The most nutritious steamed broccoli is cooked as quickly as possible while submerged in as little water as necessary, according to Harvard Medical School. Thoughtful trimming, close monitoring and quick-cooling are the keys to successfully steaming broccoli while preventing mushiness or nutrient loss.

Broccoli steams more evenly if all the pieces are comparable in size.

There are three types of steamer baskets, but broccoli is steamed the same way regardless of the basket type you use.

Find a plate large enough to cover your skillet and trap the steam if your skillet does not have a matching lid. You must seal the steam in the pan or the broccoli will not cook.

  • Place the broccoli pieces in a skillet. Add 2 tablespoons of water. Cover the skillet with its lid or a large plate. Heat the pan over medium-high heat.
  • Cook the broccoli for 4 minutes, monitoring it closely the entire time. Add 1 to 2 tablespoons of water any time you observe that the pan is dry or there is no more steam. Frozen broccoli is less likely to need extra water since residual frost on the florets will melt and provide extra water.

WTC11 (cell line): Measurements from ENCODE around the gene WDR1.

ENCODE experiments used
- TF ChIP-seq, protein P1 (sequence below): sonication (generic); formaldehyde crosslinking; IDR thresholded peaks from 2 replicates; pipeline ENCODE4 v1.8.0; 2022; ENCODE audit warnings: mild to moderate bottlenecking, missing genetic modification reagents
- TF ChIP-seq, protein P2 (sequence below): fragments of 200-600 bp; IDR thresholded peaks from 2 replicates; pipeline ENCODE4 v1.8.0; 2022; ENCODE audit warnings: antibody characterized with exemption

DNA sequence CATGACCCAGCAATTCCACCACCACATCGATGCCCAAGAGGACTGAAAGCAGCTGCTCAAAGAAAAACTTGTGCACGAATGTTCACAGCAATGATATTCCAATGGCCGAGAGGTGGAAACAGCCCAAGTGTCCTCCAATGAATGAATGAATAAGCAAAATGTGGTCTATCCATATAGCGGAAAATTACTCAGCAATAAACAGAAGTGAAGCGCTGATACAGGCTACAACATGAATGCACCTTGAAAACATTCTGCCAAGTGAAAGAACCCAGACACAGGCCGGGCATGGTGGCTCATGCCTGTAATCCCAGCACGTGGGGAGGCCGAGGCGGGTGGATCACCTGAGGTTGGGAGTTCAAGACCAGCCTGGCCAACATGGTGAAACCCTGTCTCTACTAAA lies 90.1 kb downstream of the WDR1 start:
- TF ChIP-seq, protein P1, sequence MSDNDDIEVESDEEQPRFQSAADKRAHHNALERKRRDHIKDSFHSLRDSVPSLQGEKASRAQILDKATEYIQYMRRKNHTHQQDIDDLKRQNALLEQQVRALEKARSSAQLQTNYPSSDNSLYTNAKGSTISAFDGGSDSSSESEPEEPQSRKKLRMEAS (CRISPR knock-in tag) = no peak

• Taste test a floret to assess its doneness. Reassess the broccoli after 1 minute of additional cooking if the broccoli was not al dente the first time you tested it.

Microwaving broccoli does not cause increased nutrient loss compared to other steaming methods, according to Harvard Medical School. Steaming in the microwave may even help broccoli retain Vitamin C and other nutrients more effectively than other cooking methods.

  • Place broccoli pieces in a microwave-safe bowl. Add 2 tablespoons of water. Cover the bowl with a tight-fitting lid or microwave-safe plastic wrap.
  • Microwave the broccoli on full power for 2 minutes. Uncover the broccoli and stir it to promote even cooking. Microwaves have a tendency to heat foods unevenly.
  • Cover the broccoli again. Microwave it for an additional 2 minutes. Taste test a floret to assess doneness.
  • Continue microwaving the broccoli in 1 minute increments until the broccoli is al dente. Stir the broccoli each time you taste test it.


Note the total time it took to microwave steam broccoli for future reference. Microwaves vary slightly, so you should start taste testing early the first time you use this cooking method. Once you know how long it takes to steam florets in your microwave, you can stop for taste tests less frequently in the future.

Mushy broccoli is usually the product of overcooking. Foods hold heat even after you remove them from heat sources, and residual heat can overcook them. Cooling the florets as soon as they are al dente stops the cooking process and maintains the level of doneness you prefer.

  • Pour broccoli into a bowl of ice water immediately after you determine it has the desired texture. Stir the florets until they are warm, but not cold. Drain the ice water and serve the broccoli.
  • Transfer steamed broccoli to a colander, then hold it under cool running water until the broccoli is warm enough to touch. Shake the colander gently to remove excess water.